The European Survey Research Association Conference: When Long-Term Means Years
The European Survey Research Association had their conference in Lausanne, Switzerland, from July 18–22, 2011. I wanted to attend the conference as part of my research for my forthcoming book on surveys, because it presented an opportunity to learn about the current concerns of the survey methodologists.
I was also delighted that a current client joined me in a presentation of one of our projects. You can take a look at our presentation, “Usability Testing of Market Research Surveys,” on SlideShare.
The conference included more than 150 sessions, each with three or four papers, in up to 12 parallel tracks, so it was impossible to attend more than a small selection of them. So what to focus on? As I looked back over my notes, I spotted a theme: many of these presentations were about research that happens over years, decades, or lifetimes. To give just two examples from this conference:
- Todd Hughes from the US Census Bureau talked about the usability tests they conducted in 2010—not to inform the 2010 Census, but looking ahead to 2020. These things take a long time to design.
- Stephan Huber, a professor at the Institut für Bildungsmanagement und Bildungsökonomie in Switzerland, talked about the latest developments in a study of Swiss teenagers that started in 1854.
In this review of the conference, I’m going to discuss what I learned from three other presentations that gave me ideas for my own longer-term studies.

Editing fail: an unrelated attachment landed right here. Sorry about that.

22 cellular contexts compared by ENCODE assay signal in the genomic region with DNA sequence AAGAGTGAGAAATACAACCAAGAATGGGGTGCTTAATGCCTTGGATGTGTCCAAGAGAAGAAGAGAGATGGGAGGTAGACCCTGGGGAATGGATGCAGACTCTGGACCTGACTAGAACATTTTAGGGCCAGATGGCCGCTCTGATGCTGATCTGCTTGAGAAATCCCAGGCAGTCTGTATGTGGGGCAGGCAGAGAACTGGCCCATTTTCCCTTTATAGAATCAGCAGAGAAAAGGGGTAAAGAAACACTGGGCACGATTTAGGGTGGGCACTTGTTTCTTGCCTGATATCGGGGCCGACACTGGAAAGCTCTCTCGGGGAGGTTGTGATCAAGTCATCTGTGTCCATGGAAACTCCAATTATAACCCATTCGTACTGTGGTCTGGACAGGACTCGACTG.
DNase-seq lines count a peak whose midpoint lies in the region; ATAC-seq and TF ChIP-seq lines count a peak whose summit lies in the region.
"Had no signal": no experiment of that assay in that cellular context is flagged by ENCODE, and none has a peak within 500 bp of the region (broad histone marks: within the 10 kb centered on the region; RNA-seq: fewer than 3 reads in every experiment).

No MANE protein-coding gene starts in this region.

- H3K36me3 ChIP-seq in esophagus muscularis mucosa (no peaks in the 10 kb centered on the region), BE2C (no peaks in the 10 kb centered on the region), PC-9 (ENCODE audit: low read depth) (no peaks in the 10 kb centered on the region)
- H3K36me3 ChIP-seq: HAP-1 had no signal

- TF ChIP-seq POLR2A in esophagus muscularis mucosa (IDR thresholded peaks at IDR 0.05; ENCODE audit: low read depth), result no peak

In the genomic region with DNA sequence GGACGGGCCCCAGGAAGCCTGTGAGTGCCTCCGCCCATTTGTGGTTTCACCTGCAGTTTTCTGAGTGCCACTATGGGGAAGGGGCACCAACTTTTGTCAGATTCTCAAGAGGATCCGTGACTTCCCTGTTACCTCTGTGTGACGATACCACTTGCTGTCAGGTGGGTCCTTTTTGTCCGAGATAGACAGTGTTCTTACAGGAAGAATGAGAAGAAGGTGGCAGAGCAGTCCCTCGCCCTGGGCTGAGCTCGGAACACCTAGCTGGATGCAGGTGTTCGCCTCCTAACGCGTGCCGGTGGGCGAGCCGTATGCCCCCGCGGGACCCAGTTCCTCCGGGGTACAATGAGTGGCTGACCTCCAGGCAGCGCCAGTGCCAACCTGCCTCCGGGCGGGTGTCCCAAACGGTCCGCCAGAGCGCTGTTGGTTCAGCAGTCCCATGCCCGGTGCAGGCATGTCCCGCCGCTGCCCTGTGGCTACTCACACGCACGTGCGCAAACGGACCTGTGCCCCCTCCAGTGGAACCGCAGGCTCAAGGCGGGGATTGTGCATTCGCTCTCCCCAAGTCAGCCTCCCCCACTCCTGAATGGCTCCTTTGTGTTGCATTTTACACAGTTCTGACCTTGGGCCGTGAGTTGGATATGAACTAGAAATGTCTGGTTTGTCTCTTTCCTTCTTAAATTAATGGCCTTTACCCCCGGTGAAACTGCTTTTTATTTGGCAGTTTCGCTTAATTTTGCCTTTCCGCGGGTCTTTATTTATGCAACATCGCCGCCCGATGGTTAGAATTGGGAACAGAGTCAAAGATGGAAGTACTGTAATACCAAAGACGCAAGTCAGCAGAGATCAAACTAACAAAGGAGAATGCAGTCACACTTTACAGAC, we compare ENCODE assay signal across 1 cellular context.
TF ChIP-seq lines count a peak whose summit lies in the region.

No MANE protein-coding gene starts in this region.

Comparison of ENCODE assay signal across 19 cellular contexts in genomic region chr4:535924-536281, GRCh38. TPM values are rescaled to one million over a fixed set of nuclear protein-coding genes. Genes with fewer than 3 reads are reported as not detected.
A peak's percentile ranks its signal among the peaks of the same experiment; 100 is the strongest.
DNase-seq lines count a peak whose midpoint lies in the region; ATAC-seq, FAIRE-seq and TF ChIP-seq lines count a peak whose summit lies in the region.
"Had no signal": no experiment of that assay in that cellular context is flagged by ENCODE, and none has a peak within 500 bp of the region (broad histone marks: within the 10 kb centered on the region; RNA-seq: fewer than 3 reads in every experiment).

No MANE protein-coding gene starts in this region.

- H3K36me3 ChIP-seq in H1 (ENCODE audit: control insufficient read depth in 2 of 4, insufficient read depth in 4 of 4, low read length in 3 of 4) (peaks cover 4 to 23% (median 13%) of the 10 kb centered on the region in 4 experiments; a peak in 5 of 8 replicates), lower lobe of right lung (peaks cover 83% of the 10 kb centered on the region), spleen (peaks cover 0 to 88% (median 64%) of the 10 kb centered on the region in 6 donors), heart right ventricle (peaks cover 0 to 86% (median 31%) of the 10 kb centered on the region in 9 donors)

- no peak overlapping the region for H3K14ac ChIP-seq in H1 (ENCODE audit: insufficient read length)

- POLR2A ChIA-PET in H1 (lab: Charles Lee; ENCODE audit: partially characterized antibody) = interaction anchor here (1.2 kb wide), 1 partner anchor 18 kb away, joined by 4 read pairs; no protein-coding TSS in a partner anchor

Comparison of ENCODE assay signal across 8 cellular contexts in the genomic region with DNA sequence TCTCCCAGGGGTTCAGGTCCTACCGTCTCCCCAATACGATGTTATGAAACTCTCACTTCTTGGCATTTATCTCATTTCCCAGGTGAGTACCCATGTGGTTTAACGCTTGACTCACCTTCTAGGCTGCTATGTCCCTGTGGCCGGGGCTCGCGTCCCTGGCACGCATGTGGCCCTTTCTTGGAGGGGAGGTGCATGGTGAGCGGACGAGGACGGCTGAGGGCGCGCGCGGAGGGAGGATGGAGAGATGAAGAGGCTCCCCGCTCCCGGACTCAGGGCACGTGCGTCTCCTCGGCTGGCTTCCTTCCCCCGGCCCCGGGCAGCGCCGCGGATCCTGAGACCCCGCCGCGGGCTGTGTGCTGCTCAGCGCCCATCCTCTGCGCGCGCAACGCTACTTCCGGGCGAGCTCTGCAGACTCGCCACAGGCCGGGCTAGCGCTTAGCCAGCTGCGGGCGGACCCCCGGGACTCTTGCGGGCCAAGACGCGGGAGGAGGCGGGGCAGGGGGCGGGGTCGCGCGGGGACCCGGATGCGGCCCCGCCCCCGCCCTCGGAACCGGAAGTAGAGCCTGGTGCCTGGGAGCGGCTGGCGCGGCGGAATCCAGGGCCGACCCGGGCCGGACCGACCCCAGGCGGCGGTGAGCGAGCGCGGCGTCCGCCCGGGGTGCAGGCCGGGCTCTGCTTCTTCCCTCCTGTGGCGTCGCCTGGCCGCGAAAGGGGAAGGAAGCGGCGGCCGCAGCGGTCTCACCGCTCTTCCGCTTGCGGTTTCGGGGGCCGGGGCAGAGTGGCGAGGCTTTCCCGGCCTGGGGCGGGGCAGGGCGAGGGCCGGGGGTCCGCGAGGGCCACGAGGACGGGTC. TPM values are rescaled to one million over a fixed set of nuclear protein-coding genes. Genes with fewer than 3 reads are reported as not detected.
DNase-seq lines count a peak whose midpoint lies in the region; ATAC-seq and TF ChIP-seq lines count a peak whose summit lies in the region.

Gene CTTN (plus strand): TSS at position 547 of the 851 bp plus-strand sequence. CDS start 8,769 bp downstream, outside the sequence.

UX Tip #1: Try Asking Less, But More Often and Earlier
Jennifer S. Barber of the Population Studies Center at the University of Michigan talked about a study of 18- and 19-year-old women and what experiences might lead to pregnancy—especially unintended pregnancy—that is, unwanted or unexpectedly earlier than planned. Unintended pregnancy can be a health risk for mother and baby. The challenge is that, once a woman is pregnant, it’s too late to ask her about the finer details of her life in the months before the pregnancy.
So they set up a panel to track around 1000 women over five years. But what factors to look at? Ideally, the researchers wanted to know pretty much everything about the women’s lives, and one solution might have been to do periodic interviews that covered, well, just about everything.
They started with an hour-long interview with each woman at the start of the project. (I just realized that’s at least 25 person-weeks of interviewing.) The temptation might have been to continue with similar hour-long interviews at rather long intervals throughout the study. Instead, they opted for weekly 5-minute interviews—with a mixture of standard and variable questions each week—and gave participants the option of answering questions on the Web or by phone. This has worked very well. Five minutes isn’t too onerous for anyone; the variety of questions helps to keep the interview interesting; panelists like the regular incentive, even though it’s small—just $1 per interview, plus a small bonus every 5 weeks.
Tip for UX studies—If you want to learn about users’ engagement with your product over a longer-term experience, might you try asking your participants less, but more often?